How to Start Managing Construction Projects in Microsoft 365 – Part 2
In a previous post, I shared some tips on getting your organization set up to manage your construction projects using Microsoft 365. Now that you have your new Microsoft 365 tenant in place and have licensing covered, I'll cover which tools in the suite you can use for construction project management.
Microsoft 365 has an abundance of features and services that you can use to help manage your construction projects. There is not a right and wrong answer here; the important thing is to fully understand your users' requirements and assess the options against these to determine what works for your organization.
So, let's get started.
Microsoft 365 Tools to Manage Construction Projects
The database is the most crucial feature of any IT solution. With Microsoft 365, you have several options, including the following:
SharePoint Online – Microsoft SharePoint's lists and libraries make it exceptionally flexible, allowing you to take it in almost limitless directions. It is a strong candidate for your database solution.
Teams – Microsoft Teams has been in the spotlight lately as Microsoft adds features to this collaboration tool. The Teams app, built on top of SharePoint Online sites, provides a quick-start alternative that will get you up and running faster. It also offers integration with lots of ready-made apps. There are some limitations, however.
OneDrive – OneDrive is Microsoft's personal file/document storage and sharing solution. While it can be a powerful database option, its user-centric design focuses on ad hoc file sharing, limiting its information sharing and collaboration capabilities.
Dataverse –Microsoft's Dataverse is a scalable low-code data platform that Power Apps can leverage. I'll talk more about it in a future blog post.
Users need a way to access the system to view reports, search data, and act. While users can navigate to all the Microsoft 365 services using their Microsoft 365 portal, it can be a bit overwhelming. Building SharePoint sites or Teams sites allows you to aggregate data and simplify navigation. It also facilitates security and permissions to restrict sensitive information to specific users. However, consider how users will find information carefully, as planning the navigation and information architecture is critical to ensuring usability.
Power Automate is the workflow engine in Microsoft 365. Power Automate can connect data across all Microsoft 365 services and external sources (requires an on-premises data gateway). Most Microsoft 365 plans include some licensing level for Power Automate; however, more advanced features generally require additional licensing. Also, there are many third-party add-ons that you can leverage that typically have different licensing requirements.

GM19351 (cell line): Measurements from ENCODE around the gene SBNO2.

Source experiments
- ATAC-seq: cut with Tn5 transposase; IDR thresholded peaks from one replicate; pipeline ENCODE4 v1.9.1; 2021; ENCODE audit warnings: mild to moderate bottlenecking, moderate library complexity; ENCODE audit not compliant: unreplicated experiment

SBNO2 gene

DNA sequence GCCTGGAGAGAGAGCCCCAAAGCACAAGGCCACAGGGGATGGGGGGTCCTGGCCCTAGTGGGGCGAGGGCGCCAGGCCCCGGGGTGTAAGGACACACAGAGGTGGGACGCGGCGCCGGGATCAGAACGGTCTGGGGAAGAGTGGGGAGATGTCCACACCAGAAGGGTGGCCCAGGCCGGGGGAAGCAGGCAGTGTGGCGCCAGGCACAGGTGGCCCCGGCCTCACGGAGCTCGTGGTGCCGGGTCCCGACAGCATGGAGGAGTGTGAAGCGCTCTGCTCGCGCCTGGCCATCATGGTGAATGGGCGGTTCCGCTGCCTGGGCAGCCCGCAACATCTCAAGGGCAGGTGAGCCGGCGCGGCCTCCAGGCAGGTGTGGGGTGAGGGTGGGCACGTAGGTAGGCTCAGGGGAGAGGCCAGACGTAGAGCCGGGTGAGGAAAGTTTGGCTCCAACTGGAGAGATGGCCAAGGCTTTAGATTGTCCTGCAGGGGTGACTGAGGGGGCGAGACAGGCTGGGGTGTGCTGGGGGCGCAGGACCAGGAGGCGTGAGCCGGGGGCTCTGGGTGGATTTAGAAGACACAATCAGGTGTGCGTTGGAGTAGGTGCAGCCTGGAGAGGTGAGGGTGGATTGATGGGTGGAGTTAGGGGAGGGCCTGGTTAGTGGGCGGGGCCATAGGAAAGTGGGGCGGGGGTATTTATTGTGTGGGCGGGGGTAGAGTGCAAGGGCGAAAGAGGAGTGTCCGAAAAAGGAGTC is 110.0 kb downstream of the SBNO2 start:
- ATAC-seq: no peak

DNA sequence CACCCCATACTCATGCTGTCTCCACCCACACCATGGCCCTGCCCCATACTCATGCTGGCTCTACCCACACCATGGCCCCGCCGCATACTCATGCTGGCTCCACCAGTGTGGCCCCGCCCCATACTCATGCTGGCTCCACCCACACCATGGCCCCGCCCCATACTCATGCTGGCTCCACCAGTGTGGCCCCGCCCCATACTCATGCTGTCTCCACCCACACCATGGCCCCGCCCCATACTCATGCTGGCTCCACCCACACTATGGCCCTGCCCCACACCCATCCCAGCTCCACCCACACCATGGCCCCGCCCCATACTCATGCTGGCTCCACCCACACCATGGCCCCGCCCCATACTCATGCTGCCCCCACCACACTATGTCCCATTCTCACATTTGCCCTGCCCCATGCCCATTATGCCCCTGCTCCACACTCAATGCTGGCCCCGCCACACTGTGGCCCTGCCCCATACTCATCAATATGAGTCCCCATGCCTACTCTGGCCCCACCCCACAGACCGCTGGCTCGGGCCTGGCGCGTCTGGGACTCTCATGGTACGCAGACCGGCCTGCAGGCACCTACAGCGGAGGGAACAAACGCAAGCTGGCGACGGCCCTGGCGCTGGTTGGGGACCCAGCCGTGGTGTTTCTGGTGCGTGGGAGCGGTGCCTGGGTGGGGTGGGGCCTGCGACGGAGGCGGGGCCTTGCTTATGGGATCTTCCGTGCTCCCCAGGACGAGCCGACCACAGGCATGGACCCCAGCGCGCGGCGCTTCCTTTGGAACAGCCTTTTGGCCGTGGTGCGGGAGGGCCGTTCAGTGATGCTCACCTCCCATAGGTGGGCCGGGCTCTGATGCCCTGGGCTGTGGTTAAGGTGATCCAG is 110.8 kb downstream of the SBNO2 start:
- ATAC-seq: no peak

Microsoft 365 and SharePoint have incredibly powerful permissions and access management controls for managing both licensed users and unlicensed guest users. Here is a quick rundown.
Microsoft 365 Groups
- You can use groups to control access across all Microsoft 365 services. There are two roles, Owner and Member. Owners can change the group's settings and the membership while members can remove themselves, add members to a public group, and recommend guest users to receive invitations.
- You can assign access to your team as owners or members to any Microsoft 365 service.
- The Microsoft 365 admin center is where you manage groups and add members. Unfortunately, not everyone will have access to the Microsoft 365 tenant admin center, and this is where SharePoint's permission groups come into play for more granular permissions controls.
SharePoint Permission Groups
- SharePoint permission groups assign permissions to SharePoint-specific content (e.g., sites, lists, libraries, etc.).
- SharePoint groups provide permissions levels such as read, write, and everything in between. You can assign a group to any SharePoint content with unique permission levels.
- If you selectively grant access to content within your SharePoint sites, make sure to map out a permissions strategy and develop auditable permissions templates, especially with guest users.
- The primary reporting service in Microsoft 365 is Power BI. It is a powerful dashboarding and analytics tool. If you need paginated reports (for example, a log report of many records or a printable version of a form), you will likely need to consider additional Power BI licensing, SQL Server reporting, or other third-party tools. See my prior post on "Microsoft Power BI and Paginated Reports for Construction."
With this blog, we have covered the critical infrastructure services required for building a construction management solution in Microsoft 365. While the path can differ for every organization depending on your budget, resources, and processes, we hope this series will provide insight into how you can use Microsoft 365 to manage your construction projects. Our upcoming third part in this series will cover construction-specific functionality like scheduling and cost management.